This is the first in a series of introductory blog posts to help readers understand the fundamentals of social labs.
“There are no cheap tickets to mastery. You have to work at it, whether that means rigorously analyzing a system or rigorously casting on your own paradigms and throwing yourself into the humility of Not Knowing. In the end, it seems that power has less to do with pushing leverage points than it does with strategically, profoundly, madly letting go.”
– Donella Meadows
“We have scientific and technical labs for solving our most difficult scientific and technical challenges. We need social labs to solve our most pressing social challenges.”
– Zaid Hassan
So what are social labs?
Let me answer with another question. What is a medical laboratory? What, for example, is the David H. Koch Institute for Integrative Cancer Research at MIT? It’s a medical research institute, or what we could think of as a lab, but what else is it? Here are some descriptions from their website:
“The David H. Koch Institute for Integrative Cancer Research at MIT is the epicenter of a highly collaborative e ort to ght cancer in ways it has never been fought…”
“The Koch Institute for Integrative Cancer Research, a National Cancer Institute (NCI)-designated Cancer Center, is a state-of-the-art cancer research facility as well as the hub of cancer research on the MIT campus.”
“The Koch Institute brings together biologists and chemists along with biological, chemical, mechanical, and materials science engineers, computer scientists, clinicians and others, to bring esh perspectives and an interdisciplinary approach to advancing the ght against cancer. This multi-faceted group of investigators is at the core of the Koch Institute’s mission to develop new insights into cancer, as well as new tools and technologies to better treat, diagnose and prevent the disease.”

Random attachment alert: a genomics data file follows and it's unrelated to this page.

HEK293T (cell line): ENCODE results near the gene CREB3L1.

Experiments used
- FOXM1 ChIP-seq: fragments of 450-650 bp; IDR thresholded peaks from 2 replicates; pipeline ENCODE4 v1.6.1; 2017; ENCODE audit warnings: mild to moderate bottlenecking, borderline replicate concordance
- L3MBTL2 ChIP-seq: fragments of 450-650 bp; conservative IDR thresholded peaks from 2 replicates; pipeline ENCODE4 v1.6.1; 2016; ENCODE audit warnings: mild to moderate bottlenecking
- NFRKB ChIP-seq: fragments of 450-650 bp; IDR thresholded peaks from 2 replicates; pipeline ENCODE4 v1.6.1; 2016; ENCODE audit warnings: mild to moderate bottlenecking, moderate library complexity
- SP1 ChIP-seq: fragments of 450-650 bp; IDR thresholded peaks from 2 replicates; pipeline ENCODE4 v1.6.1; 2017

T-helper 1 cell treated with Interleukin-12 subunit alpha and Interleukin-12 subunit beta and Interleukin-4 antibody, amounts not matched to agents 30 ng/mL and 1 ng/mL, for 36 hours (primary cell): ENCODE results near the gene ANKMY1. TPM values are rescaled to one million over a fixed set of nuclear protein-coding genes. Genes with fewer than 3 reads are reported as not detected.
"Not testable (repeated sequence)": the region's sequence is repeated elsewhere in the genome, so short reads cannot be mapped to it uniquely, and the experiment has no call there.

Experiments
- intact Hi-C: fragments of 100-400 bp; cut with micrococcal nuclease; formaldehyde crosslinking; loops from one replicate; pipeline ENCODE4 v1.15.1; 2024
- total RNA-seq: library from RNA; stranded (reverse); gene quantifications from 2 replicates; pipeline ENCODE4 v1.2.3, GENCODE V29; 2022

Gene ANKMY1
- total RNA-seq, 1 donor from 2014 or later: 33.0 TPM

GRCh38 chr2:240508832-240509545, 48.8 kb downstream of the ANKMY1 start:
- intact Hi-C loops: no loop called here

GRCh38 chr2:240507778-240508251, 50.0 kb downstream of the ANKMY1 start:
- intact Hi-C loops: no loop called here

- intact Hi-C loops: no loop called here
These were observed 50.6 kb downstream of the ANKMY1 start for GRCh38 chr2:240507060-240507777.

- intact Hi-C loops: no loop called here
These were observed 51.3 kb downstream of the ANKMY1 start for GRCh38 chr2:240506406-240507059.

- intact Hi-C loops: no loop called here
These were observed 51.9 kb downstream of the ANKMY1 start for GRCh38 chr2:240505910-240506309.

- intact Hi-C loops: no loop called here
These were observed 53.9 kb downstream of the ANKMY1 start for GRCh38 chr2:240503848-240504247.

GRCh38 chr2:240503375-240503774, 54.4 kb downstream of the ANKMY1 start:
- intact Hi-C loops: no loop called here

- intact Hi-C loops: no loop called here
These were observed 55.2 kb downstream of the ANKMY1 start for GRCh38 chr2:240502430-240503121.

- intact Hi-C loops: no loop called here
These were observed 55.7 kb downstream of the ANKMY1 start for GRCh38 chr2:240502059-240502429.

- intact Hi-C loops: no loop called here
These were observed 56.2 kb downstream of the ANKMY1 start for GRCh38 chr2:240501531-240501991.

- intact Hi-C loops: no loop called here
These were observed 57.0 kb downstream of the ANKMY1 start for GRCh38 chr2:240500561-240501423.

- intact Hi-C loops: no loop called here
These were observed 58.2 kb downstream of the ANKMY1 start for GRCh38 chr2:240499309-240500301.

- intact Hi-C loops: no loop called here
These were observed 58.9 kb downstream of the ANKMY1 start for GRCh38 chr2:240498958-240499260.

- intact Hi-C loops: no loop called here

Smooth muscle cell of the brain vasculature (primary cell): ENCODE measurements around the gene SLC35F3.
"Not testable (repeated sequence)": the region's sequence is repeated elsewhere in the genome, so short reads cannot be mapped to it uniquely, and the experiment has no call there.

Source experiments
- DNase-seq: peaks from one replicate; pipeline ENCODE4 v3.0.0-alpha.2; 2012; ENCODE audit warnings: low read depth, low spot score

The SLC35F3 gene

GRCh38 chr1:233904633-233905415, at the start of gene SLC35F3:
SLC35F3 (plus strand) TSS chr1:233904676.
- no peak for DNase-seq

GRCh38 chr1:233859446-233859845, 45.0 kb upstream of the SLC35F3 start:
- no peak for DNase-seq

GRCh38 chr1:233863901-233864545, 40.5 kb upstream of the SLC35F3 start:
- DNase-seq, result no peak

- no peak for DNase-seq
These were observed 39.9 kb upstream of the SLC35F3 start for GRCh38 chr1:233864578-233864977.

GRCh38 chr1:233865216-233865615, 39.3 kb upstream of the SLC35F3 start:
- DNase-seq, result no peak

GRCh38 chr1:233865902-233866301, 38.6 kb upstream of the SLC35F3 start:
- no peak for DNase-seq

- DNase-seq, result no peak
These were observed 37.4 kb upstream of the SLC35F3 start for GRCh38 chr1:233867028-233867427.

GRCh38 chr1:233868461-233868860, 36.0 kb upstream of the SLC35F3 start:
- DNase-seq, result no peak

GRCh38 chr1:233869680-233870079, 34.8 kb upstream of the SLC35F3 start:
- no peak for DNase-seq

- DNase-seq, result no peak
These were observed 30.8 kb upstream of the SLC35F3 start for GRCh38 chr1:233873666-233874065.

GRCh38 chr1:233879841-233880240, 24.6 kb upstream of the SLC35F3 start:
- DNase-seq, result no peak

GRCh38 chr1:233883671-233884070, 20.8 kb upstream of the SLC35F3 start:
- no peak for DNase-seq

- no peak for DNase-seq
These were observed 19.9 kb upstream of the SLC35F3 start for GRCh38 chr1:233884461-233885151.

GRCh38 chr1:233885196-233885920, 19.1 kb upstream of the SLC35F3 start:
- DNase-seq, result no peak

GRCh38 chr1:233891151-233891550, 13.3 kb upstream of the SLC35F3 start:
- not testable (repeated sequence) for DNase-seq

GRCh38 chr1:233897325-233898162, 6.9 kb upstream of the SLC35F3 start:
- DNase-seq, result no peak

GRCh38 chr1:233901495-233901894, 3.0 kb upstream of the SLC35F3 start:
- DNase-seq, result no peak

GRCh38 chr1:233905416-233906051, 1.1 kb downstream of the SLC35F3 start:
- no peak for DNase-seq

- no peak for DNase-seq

So the Koch Institute is:
- a laboratory
- a space for multi-disciplinary collaboration – a new strategy for combating cancer and inside this space a practice, a way of doing science, of fighting cancer, is undertaken.
Similar a social lab can be thought of as:
- a laboratory
- a space for multi-disciplinary collaboration
- a strategy for addressing a complex challenge
And within the space of a social laboratory, a practice, a way of addressing complex challenges, is undertaken.
Social labs are not tools. Inside social labs, a variety of tools are used and deployed, but using a social lab as a tool represents a misunderstanding of the nature of a laboratory.
If you wanted to get a little metaphysical, then social labs are part of a paradigm, a paradigm of experimentation as a way of understanding the world. If you like, it is a paradigm of experimentation, of how to address our most complex challenges. It is an alternative paradigm to the strategic planning paradigm that’s dominant today. “Social labs” therefore represent one form this paradigm can take.
The Sustainable Food Lab stands out as the first large-scale, multi-stakeholder social lab experiment. Organized in 2004, the lab is a platform for corporations, governments, farmers’ associations, and NGOs to work together to accelerate the incorporation of environmental, economic, and social sustainability into the world’s food production systems. The group took two years to develop a shared view of their challenges and devise a series of experiments to test solutions. Out of that work came a number of changes in large corporations’ procurement practices, increased support for small-holder farmers, and more sustainable farming practices. Ten years later, the Sustainable Food Lab continues to be a platform for innovation.
What Social Labs are not
Labs most traditionally can be thoughts of as physical spaces. But they are also institutional spaces that support particular practices, such as research and innovation. The dominant institutions that are currently tasked with addressing complex social challenges are arguably failing because they are not supportive of the types of practices needed to crack these challenges.
What makes a lab a lab is:
- The focus on a specific challenge or domain
- A stable space supportive of the practices required to address that challenge and
- A disciplined practice of experimentation.
Social labs are different from traditional labs, in that they require a team that reflects the social diversity of the challenges they’re addressing to do the work. In other words, social labs are different in that they are not run by teams of scientists or technocrats, but diverse teams of stakeholders.
According to this definition then social labs are not:
- Co-working spaces – Incubators
And of-course, simply branding something a “lab” does not make it a lab.